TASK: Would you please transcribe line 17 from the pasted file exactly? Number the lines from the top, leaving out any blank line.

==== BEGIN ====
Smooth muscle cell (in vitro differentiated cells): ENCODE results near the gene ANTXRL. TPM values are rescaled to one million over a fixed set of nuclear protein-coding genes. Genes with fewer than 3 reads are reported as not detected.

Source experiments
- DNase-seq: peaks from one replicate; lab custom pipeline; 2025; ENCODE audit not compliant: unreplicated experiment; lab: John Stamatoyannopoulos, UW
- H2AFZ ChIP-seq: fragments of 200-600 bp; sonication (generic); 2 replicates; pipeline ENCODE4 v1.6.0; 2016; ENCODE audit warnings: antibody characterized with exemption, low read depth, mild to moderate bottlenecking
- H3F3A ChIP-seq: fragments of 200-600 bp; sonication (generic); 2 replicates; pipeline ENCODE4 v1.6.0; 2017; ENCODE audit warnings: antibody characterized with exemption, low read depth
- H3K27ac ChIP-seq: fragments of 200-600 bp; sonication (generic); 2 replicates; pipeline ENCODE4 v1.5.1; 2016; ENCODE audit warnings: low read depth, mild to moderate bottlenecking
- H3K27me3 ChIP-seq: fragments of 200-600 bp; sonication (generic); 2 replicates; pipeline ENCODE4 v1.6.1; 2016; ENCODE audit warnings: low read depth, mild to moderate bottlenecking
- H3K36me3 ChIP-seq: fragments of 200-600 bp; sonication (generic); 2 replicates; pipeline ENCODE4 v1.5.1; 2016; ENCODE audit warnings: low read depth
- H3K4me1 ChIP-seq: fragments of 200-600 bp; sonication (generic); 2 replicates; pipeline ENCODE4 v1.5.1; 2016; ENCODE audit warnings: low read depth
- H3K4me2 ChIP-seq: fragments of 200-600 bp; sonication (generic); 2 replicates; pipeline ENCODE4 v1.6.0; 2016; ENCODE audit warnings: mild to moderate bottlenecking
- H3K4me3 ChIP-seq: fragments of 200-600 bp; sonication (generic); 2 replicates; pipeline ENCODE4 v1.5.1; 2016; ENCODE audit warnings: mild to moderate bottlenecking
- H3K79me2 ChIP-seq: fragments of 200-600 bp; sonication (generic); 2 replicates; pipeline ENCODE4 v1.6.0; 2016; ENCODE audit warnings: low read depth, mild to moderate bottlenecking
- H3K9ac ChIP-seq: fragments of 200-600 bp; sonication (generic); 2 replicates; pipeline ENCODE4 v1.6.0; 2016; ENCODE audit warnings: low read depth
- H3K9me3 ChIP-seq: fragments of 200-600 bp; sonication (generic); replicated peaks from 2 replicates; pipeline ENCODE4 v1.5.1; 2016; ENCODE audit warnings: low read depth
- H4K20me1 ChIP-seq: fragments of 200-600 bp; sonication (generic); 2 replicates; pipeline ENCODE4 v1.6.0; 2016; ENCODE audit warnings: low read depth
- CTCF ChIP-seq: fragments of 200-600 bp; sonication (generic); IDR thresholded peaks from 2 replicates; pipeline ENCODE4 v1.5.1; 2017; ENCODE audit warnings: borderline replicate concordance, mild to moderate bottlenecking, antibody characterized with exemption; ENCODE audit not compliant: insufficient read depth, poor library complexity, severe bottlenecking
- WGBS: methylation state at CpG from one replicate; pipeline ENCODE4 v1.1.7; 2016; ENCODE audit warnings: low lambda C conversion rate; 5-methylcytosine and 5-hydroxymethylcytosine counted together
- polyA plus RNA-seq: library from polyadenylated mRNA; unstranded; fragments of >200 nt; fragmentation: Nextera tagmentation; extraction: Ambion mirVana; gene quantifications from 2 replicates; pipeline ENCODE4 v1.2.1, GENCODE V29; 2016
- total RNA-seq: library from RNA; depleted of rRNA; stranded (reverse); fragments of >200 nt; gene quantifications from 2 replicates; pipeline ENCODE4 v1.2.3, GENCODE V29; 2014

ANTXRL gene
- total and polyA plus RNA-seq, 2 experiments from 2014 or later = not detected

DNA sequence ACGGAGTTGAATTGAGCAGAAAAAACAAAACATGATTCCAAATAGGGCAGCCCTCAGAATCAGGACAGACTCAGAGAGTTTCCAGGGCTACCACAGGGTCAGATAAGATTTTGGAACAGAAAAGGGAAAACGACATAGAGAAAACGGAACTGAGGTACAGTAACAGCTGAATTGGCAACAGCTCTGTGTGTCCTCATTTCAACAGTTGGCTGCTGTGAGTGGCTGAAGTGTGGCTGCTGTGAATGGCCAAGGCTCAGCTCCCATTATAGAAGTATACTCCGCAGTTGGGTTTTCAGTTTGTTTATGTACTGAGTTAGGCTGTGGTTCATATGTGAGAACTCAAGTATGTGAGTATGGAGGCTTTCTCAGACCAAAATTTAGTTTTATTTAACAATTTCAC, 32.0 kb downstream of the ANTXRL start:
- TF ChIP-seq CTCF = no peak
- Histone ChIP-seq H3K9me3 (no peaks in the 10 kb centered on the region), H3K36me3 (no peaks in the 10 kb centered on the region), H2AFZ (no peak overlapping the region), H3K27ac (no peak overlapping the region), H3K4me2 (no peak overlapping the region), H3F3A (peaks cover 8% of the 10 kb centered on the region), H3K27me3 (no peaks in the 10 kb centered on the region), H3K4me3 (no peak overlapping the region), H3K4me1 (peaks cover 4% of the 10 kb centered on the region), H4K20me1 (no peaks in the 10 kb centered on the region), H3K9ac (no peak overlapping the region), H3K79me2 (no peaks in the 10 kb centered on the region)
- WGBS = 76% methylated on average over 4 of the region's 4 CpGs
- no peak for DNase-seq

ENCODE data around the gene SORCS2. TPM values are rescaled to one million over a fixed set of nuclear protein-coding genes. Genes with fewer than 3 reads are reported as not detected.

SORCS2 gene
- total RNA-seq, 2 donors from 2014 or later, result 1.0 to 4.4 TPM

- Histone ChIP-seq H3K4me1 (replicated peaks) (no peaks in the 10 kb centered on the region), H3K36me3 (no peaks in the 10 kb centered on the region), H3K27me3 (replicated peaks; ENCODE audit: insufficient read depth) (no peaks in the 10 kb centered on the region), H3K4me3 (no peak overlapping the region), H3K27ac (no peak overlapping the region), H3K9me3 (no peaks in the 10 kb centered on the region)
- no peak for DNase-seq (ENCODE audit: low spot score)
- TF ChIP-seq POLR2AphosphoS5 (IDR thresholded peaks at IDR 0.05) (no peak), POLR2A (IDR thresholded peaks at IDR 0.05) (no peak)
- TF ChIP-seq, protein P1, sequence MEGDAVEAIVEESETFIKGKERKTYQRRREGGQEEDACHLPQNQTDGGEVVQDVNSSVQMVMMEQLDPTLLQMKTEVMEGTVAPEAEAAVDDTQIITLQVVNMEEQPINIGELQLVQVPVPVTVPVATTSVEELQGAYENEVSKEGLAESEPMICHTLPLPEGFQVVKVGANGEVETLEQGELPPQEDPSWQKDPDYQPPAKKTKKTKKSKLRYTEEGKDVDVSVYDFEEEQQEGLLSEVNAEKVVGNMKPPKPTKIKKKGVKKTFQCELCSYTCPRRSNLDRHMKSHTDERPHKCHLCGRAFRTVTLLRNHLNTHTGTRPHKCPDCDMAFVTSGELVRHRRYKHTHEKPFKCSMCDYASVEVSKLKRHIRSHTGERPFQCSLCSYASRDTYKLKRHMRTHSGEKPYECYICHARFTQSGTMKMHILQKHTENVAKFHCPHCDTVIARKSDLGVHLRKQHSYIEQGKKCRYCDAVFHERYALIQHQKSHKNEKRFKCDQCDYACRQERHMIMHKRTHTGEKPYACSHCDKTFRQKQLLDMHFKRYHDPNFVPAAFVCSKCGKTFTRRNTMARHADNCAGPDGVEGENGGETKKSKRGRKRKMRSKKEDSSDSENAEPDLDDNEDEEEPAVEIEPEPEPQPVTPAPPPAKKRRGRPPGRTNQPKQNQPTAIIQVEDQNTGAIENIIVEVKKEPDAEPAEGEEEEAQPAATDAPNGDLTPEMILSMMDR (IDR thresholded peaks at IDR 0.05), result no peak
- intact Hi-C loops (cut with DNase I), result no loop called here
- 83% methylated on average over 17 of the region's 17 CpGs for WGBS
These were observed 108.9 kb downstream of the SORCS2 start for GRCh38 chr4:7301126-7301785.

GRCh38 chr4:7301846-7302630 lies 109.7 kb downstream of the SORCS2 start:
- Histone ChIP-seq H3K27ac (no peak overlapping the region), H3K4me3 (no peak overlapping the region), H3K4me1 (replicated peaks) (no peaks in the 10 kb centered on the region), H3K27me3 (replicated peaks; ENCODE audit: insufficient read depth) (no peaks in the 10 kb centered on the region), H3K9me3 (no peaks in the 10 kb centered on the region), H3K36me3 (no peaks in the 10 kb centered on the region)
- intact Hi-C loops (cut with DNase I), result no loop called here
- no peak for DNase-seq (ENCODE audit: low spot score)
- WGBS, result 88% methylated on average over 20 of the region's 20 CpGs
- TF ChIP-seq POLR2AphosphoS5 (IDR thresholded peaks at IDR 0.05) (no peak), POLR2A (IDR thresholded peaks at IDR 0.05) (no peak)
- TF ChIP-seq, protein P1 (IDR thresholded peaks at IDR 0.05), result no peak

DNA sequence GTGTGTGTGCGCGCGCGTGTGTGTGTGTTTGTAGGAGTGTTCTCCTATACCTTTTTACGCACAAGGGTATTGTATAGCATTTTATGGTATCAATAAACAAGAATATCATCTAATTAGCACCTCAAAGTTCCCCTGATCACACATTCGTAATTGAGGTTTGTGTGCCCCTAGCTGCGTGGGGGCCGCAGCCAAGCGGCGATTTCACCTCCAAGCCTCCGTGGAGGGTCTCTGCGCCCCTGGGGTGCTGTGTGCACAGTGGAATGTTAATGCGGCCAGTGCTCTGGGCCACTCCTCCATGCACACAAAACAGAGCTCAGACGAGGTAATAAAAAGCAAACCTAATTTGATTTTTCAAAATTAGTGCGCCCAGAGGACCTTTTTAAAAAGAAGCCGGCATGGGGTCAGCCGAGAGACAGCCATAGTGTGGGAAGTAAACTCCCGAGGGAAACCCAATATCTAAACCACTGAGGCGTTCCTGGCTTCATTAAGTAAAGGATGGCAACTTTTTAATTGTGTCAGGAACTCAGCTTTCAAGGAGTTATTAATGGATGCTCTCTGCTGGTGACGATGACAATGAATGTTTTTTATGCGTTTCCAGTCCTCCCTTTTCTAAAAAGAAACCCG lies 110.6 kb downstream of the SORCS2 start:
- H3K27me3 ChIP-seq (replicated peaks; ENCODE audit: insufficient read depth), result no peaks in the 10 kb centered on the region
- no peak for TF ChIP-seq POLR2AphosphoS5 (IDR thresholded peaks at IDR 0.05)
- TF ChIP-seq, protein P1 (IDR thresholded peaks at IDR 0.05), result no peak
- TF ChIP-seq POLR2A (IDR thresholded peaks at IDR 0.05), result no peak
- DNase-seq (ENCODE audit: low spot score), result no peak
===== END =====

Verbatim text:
- WGBS: methylation state at CpG from one replicate; pipeline ENCODE4 v1.1.7; 2016; ENCODE audit warnings: low lambda C conversion rate; 5-methylcytosine and 5-hydroxymethylcytosine counted together